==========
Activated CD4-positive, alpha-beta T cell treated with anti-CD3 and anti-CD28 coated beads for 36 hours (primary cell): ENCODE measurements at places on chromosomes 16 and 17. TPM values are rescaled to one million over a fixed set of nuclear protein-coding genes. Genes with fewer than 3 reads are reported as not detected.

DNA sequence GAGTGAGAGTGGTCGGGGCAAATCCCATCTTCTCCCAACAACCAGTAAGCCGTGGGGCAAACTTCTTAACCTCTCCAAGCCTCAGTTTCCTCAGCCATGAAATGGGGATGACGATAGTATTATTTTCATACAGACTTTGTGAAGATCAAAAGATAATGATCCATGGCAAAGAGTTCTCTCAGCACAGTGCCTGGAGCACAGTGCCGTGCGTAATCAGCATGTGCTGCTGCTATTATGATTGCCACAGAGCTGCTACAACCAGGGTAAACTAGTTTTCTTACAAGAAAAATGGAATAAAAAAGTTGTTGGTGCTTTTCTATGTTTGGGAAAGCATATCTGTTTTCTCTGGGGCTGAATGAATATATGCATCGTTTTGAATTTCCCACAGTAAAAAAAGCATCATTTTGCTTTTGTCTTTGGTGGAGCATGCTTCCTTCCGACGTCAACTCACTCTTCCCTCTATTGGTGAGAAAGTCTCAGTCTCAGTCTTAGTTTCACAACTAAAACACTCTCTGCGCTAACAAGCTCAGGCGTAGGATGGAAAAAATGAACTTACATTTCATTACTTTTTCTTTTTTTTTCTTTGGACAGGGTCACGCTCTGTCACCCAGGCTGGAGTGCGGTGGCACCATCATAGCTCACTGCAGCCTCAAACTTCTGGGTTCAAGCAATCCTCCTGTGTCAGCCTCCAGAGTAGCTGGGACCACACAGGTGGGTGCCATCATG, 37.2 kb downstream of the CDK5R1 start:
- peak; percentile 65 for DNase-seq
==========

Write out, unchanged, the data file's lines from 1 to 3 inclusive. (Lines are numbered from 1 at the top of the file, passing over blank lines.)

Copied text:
Activated CD4-positive, alpha-beta T cell treated with anti-CD3 and anti-CD28 coated beads for 36 hours (primary cell): ENCODE measurements at places on chromosomes 16 and 17. TPM values are rescaled to one million over a fixed set of nuclear protein-coding genes. Genes with fewer than 3 reads are reported as not detected.

DNA sequence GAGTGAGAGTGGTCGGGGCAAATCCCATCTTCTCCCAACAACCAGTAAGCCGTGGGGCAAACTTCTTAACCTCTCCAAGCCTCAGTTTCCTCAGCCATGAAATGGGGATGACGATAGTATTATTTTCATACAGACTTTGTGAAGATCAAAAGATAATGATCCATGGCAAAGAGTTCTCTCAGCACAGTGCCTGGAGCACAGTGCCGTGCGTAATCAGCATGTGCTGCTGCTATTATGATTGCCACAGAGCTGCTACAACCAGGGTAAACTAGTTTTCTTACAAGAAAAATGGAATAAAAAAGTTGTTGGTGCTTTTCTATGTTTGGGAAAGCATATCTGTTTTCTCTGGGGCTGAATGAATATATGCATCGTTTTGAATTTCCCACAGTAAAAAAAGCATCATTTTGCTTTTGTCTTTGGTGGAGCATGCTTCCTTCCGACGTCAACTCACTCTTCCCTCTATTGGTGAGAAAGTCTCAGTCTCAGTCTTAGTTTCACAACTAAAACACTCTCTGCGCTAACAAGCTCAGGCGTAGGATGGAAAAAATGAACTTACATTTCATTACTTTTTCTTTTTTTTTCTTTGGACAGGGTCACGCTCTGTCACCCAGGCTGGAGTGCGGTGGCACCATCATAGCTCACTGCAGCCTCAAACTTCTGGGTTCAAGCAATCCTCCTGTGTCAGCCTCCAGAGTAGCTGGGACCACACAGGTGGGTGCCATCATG, 37.2 kb downstream of the CDK5R1 start:
- peak; percentile 65 for DNase-seq